Summers When Sport Came Home | Sporting Index
Summers When Sport Came Home
Baby-faced comedians David Baddiel and Frank Skinner captured the cultural zeitgeist when they teamed up with The Lightning Seeds to release “It’s Coming Home” in 1996. It coincided with England hosting their first major football tournament since winning the World Cup on home soil 30 years previously. This was a time of optimism, with Britpop sweeping the airwaves and New Labour promising to lead the country into a glorious new era. Football fans were convinced that Terry Venables’ men would end 30 years of hurt by winning Euro 96, and the nation united for an exhilarating summer of sport.
We all know how it ended. England reached the semi-finals and ended up in a penalty shootout against Germany. It went to sudden death and Gareth Southgate missed. He spent the ensuing months with a bag over his head in Pizza Hut adverts, and fans could only watch on glumly as the Germans beat the Czech Republic in the final. Yet “It’s Coming Home” stuck. It is now the de facto anthem of English football – Baddiel and Skinner are no longer baby-faced, but they still dominate the airwaves when there is a big summer tournament to look forward to.
This summer, Southgate should have led his England troops into Euro 2020. Games were set to take place across the continent, but Wembley was chosen to host the semi-finals and the final. Football should have been coming home once again. Instead we will have to wait for 2021 for a big summer sporting event to unite the nation, so we decided to look back on some famous occasions when sports that were invented in Britain came home for a big international tournament.
World Cup 1966
Alf Ramsey’s men became national icons when they led England to glory at the World Cup in 1966. The team is now legendary: Gordon Banks in goal, captain Bobby Moore partnering Jack Charlton at the heart of defence, Ray Wilson and George Cohen at full-back, Nobby Stiles anchoring the midfield, with Bobby Charlton, Martin Peters and Alan Ball given free rein to wreak havoc behind Roger Hunt and Geoff Hurst. Their feats are mythologised, and fans now look back fondly to this bygone era of triumph and buoyancy.
It was a more innocent time. The players earned modest salaries, and they travelled to games in beaten up cars. Fans could walk up to Wembley and buy a ticket on the night. Televisions were still black-and-white, and many families did not own a set. The nation was obsessed with Twiggy, the Beatles and Bob Dylan. Yet it was also a time of fear and apprehension, as many still remembered the horrors of World War Two, and the threat of nuclear disaster was pervasive as US-Soviet tensions simmered.
The public was initially lukewarm when it heard that the World Cup would take place on home soil for the first time, but everyone quickly perked up after the Three Lions topped a strong group featuring Uruguay, Mexico and France. Children flooded the streets to catch a glimpse of superstars like Pele and Eusebio, while many viewers were amazed by how well North Korea fared. Hurst banged in a late winner to hand England a 1-0 victory over Argentina in the quarter-finals, and football fever gripped the nation.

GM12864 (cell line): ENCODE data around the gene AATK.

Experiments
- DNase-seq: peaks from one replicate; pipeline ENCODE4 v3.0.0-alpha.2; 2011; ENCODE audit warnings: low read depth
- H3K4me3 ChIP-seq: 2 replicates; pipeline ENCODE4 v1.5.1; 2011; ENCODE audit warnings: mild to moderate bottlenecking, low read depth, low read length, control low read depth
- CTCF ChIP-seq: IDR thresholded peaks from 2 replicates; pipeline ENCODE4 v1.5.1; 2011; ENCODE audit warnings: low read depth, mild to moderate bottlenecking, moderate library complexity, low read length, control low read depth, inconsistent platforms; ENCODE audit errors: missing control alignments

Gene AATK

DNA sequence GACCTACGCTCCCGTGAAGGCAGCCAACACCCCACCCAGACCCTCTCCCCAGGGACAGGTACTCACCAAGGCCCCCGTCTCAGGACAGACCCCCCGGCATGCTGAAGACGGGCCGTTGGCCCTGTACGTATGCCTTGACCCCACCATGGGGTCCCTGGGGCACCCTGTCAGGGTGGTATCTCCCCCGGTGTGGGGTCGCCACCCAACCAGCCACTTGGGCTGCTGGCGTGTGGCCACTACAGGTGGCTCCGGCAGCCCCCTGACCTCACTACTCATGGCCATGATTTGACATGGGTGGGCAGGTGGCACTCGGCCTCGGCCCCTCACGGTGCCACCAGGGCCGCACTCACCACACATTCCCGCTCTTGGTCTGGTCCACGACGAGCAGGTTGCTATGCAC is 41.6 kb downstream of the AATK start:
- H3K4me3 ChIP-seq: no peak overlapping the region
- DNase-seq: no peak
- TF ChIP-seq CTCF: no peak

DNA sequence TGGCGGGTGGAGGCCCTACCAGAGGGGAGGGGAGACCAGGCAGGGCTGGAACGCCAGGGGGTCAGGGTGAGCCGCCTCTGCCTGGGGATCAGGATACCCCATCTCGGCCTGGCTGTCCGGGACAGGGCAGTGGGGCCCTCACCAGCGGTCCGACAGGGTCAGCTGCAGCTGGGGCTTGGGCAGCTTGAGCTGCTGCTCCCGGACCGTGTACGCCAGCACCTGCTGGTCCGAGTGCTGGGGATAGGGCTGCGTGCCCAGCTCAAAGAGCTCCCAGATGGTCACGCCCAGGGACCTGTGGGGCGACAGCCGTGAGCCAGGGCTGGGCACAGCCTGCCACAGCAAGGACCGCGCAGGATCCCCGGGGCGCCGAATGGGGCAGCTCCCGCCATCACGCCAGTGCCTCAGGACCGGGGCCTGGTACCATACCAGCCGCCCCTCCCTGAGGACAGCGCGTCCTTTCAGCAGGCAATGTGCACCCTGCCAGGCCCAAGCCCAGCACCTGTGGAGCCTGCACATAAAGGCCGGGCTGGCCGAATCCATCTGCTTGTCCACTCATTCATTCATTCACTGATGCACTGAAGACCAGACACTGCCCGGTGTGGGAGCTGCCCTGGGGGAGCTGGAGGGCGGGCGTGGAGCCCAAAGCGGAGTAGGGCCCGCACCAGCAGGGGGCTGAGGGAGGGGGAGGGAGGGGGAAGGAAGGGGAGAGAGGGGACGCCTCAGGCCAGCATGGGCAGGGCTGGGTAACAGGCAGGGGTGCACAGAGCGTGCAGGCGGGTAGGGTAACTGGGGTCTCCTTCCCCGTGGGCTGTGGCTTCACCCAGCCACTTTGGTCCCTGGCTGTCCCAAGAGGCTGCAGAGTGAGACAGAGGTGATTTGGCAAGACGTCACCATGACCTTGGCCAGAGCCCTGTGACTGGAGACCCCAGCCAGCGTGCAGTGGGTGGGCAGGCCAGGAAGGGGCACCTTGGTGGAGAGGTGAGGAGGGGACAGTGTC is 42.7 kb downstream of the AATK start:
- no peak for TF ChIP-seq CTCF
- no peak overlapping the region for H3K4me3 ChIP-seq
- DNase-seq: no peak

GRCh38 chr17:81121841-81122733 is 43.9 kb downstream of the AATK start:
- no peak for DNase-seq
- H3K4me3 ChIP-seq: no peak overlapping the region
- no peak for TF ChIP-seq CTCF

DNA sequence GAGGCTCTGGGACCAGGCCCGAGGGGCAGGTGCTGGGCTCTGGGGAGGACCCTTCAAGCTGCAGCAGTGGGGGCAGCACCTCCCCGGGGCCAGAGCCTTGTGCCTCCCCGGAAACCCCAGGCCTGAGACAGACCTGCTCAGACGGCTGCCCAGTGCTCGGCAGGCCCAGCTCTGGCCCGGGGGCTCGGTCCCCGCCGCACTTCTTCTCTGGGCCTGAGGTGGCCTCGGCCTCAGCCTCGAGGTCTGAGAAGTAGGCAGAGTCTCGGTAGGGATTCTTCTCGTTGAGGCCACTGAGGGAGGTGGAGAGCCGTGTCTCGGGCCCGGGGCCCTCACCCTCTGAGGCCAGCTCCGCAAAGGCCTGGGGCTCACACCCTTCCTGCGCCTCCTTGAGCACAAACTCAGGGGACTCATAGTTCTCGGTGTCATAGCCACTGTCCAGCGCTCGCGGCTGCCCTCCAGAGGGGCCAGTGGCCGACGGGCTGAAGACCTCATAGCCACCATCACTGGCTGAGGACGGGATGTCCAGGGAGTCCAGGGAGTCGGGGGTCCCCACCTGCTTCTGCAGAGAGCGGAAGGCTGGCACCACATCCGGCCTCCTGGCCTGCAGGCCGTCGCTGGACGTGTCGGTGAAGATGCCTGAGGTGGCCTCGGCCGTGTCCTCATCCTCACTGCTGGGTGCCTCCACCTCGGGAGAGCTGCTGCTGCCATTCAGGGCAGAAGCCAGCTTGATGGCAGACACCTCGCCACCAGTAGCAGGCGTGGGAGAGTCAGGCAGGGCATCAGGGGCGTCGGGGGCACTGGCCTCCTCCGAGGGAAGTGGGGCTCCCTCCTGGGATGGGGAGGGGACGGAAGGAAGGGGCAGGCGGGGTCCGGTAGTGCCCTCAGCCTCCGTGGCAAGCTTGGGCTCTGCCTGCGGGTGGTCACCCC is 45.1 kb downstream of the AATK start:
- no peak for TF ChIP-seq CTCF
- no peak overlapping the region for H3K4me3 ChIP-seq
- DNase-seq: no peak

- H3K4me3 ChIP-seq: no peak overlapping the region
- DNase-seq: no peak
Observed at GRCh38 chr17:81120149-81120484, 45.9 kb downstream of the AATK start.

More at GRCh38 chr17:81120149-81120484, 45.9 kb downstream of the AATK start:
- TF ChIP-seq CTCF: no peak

Tickets suddenly became like gold dust, and the streets were empty as fans gathered around televisions to watch their newfound heroes in action. Trepidation was palpable as England prepared to face Portugal, led by the tournament’s top scorer in Eusebio, but a brace from Bobby Charlton earned England a 2-1 victory. The nation came to a standstill as England locked horns with West Germany in the final, and the team put fans through the ringer.
The deadly Helmut Haller made it 1-0 to the West Germans on 12 minutes, only for Hurst to grab a quick equaliser. Peters thought he had won the game with a 78th minute strike, but Wolfgang Weber scored a late equaliser with just a minute left on the clock. It went into extra-time. Hurst collected a low cross from Ball, swivelled and fired into the underside of the bar. It bounced on the line, and Swiss referee Gottfried Dienst controversially awarded England the goal.
With a minute remaining of extra-time, fans started making their way onto the pitch to get the party started. West Germany streamed forward in a last-gasp effort to snatch an equaliser, but Moore gained possession and picked out the unmarked Hurst with a long ball. “And here comes Hurst,” said commentator Kenneth Wolstenholme. “He’s got… some people are on the pitch… they think it’s all over…” Hurst fired in to complete his hat-trick. “It is now!” roared Wolstenholme. “It’s four!”
Rugby World Cup 1991
The UK bathed in an Indian summer when the Rugby World Cup got underway at Twickenham on October 3, 1991. It was the second edition of the tournament and the Five Nations participants – England, Scotland, Wales, Ireland and France, jointly hosted it. The inaugural Rugby World Cup in 1987 had been deemed a success, and this was the first time it was seen as a major global sporting event. England were handed a ferociously difficult start, and they ended up losing 18-12 to the All Blacks at Twickenham.